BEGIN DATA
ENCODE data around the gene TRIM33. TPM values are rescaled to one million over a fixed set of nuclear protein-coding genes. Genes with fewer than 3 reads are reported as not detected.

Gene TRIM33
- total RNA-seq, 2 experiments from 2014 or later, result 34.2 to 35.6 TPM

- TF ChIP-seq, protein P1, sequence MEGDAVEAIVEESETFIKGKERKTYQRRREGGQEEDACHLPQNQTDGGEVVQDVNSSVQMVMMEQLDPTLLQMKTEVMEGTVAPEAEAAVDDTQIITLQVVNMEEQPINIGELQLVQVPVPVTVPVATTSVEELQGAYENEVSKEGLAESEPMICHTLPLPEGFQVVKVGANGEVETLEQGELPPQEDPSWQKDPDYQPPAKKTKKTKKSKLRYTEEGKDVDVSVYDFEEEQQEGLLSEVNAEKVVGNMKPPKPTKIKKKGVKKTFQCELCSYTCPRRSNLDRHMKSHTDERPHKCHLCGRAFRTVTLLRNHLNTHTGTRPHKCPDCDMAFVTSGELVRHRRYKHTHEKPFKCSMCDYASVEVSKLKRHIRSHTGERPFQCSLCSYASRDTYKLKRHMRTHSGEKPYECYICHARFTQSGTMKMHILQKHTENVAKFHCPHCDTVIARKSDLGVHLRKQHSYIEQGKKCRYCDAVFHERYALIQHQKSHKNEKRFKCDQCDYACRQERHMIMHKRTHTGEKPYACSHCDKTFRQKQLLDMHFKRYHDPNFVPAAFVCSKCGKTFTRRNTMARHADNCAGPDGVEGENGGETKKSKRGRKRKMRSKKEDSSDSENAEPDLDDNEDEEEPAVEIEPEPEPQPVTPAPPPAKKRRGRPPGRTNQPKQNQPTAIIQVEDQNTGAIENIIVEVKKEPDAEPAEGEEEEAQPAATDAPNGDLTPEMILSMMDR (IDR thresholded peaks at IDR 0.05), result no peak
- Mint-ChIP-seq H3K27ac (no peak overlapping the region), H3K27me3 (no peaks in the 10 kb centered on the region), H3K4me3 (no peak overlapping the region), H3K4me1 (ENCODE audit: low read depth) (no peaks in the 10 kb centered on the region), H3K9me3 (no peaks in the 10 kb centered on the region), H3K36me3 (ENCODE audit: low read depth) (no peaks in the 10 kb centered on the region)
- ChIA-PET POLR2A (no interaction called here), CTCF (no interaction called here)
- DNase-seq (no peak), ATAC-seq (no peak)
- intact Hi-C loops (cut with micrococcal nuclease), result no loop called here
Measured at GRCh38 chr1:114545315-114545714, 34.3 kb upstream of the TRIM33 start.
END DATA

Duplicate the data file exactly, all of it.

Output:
ENCODE data around the gene TRIM33. TPM values are rescaled to one million over a fixed set of nuclear protein-coding genes. Genes with fewer than 3 reads are reported as not detected.

Gene TRIM33
- total RNA-seq, 2 experiments from 2014 or later, result 34.2 to 35.6 TPM

- TF ChIP-seq, protein P1, sequence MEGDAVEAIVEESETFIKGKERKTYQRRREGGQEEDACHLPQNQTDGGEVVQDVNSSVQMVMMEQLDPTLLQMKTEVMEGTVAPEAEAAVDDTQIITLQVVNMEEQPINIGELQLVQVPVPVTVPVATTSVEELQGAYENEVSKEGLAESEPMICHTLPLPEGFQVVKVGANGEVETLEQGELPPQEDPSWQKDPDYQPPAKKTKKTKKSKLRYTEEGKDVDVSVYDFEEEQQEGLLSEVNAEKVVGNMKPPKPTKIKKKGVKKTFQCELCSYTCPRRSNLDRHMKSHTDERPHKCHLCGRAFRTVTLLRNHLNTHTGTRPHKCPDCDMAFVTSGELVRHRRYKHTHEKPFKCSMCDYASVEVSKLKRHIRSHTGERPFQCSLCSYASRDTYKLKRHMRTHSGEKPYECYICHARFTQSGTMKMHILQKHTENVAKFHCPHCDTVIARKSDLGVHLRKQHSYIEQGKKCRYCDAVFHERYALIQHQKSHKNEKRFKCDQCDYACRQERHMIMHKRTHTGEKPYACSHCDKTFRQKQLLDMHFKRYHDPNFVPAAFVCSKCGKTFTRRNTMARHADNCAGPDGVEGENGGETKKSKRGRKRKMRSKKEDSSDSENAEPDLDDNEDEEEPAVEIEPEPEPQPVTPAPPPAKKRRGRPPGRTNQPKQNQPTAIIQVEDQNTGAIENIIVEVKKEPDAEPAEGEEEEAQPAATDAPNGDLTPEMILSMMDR (IDR thresholded peaks at IDR 0.05), result no peak
- Mint-ChIP-seq H3K27ac (no peak overlapping the region), H3K27me3 (no peaks in the 10 kb centered on the region), H3K4me3 (no peak overlapping the region), H3K4me1 (ENCODE audit: low read depth) (no peaks in the 10 kb centered on the region), H3K9me3 (no peaks in the 10 kb centered on the region), H3K36me3 (ENCODE audit: low read depth) (no peaks in the 10 kb centered on the region)
- ChIA-PET POLR2A (no interaction called here), CTCF (no interaction called here)
- DNase-seq (no peak), ATAC-seq (no peak)
- intact Hi-C loops (cut with micrococcal nuclease), result no loop called here
Measured at GRCh38 chr1:114545315-114545714, 34.3 kb upstream of the TRIM33 start.